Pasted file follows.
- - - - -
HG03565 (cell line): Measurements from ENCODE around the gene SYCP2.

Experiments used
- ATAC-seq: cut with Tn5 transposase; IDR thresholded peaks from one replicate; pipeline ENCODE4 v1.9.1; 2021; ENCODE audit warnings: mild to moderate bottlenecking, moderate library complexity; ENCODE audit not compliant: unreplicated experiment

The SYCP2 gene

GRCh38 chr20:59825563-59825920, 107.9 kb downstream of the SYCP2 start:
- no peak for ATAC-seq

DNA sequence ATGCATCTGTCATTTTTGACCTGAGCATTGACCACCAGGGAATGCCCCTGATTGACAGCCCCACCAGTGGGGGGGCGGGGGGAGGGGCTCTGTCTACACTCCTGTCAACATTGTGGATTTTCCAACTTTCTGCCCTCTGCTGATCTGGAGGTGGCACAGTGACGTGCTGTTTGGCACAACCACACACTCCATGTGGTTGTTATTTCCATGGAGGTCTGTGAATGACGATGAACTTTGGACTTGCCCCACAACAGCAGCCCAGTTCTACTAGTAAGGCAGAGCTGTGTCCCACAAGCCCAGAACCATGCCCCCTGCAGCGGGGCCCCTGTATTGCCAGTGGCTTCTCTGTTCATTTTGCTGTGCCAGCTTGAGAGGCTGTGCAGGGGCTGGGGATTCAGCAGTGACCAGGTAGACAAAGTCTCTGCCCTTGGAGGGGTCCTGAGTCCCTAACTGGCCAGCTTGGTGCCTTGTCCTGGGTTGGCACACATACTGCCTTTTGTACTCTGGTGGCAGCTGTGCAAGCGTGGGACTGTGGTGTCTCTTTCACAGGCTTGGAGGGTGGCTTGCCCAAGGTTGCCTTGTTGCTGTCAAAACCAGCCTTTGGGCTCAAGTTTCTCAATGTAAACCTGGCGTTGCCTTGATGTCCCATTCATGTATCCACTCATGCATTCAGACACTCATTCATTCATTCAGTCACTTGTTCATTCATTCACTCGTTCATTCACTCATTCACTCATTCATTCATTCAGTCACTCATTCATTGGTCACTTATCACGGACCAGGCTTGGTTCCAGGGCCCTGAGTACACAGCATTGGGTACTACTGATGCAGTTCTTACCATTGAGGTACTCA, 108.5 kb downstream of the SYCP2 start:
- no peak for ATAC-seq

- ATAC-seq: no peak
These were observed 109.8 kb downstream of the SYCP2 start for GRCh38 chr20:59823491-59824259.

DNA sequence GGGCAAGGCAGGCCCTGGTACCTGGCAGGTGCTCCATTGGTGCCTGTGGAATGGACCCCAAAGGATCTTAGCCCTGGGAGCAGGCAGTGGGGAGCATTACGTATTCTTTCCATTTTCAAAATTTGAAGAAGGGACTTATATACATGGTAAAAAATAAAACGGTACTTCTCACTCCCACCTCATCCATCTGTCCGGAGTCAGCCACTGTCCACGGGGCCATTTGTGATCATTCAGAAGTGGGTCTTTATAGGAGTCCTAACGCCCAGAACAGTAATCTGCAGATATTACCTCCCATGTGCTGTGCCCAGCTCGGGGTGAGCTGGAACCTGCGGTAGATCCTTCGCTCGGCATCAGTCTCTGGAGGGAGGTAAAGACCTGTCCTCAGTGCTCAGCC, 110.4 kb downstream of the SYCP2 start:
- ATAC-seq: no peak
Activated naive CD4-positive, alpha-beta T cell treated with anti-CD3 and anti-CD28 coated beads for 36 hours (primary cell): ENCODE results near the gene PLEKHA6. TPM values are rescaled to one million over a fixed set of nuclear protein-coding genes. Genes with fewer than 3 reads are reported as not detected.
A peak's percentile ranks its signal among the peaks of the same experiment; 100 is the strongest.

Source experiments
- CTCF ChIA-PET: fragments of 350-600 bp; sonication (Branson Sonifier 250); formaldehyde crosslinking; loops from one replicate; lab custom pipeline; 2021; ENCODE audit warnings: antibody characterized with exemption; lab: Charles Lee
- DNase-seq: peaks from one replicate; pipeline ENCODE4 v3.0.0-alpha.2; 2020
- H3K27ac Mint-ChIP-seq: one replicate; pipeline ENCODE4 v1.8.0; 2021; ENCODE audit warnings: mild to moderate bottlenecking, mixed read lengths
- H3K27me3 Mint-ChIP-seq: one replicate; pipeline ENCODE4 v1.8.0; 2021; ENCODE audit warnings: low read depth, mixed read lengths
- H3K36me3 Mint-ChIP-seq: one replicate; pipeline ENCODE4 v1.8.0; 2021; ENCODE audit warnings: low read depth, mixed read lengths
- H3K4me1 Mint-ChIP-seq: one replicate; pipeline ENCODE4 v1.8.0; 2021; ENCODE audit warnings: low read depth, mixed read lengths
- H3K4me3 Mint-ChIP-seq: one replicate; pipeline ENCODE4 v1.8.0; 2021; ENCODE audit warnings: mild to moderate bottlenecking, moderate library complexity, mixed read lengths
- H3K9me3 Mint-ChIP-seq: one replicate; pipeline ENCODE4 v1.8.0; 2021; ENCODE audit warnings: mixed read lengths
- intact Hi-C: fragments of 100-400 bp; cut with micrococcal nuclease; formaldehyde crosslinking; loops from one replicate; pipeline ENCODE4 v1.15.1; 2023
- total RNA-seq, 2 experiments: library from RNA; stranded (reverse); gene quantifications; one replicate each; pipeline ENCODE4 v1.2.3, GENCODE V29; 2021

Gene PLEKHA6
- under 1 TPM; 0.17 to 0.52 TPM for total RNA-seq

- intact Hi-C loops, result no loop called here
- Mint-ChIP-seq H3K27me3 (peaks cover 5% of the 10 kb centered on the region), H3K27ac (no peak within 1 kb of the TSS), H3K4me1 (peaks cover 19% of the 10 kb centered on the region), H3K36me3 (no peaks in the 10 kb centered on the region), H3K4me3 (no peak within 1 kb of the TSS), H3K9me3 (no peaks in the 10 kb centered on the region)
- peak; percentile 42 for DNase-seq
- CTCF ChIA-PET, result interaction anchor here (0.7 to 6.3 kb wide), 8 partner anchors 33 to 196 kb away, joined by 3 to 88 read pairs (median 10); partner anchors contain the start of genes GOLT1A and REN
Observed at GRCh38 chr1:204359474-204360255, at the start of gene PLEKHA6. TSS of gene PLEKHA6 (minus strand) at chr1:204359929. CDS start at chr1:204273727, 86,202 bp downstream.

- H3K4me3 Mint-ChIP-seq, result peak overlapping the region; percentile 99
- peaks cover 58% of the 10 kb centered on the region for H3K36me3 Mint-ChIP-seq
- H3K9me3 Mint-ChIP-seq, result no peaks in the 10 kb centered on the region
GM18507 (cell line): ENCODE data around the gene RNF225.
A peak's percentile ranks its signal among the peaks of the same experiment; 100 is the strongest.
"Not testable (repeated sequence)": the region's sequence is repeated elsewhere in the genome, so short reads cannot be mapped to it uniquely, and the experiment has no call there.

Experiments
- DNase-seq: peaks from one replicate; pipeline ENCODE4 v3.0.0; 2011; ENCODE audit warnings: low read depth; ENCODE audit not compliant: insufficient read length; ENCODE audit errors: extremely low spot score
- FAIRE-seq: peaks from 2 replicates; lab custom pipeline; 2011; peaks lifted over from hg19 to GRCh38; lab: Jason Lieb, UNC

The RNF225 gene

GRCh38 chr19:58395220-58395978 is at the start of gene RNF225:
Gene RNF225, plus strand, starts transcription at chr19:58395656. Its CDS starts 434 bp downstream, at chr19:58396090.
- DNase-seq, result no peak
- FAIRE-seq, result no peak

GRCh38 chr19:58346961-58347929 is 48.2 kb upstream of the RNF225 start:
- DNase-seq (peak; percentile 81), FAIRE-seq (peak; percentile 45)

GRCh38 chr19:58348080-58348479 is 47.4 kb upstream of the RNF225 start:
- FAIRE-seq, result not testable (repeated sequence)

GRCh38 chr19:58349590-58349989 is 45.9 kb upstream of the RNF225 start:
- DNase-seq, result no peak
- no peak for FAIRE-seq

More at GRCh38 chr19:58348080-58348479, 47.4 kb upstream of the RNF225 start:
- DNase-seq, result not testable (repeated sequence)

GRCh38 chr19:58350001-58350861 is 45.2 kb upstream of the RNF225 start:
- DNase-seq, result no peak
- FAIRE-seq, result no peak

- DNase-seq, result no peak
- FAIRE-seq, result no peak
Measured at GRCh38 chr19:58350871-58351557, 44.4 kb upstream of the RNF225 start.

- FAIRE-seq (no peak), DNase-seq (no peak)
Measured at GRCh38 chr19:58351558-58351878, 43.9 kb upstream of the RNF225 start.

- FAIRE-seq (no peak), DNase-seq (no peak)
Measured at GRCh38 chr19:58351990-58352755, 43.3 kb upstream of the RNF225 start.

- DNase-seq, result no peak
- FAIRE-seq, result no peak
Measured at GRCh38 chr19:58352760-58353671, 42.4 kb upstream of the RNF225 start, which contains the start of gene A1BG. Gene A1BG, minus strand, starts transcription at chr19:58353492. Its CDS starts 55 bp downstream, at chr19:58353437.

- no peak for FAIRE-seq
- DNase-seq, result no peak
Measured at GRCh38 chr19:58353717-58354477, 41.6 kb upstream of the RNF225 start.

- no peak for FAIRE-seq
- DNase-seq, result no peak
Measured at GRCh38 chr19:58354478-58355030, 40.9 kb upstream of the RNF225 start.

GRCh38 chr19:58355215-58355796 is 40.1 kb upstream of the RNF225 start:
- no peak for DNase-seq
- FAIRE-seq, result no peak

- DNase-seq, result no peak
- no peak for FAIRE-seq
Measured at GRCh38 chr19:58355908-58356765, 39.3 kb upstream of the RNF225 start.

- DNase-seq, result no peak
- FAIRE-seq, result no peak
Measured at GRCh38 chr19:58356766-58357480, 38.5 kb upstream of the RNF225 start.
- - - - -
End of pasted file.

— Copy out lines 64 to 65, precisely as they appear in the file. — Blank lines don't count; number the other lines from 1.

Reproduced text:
- FAIRE-seq (no peak), DNase-seq (no peak)
Measured at GRCh38 chr19:58351990-58352755, 43.3 kb upstream of the RNF225 start.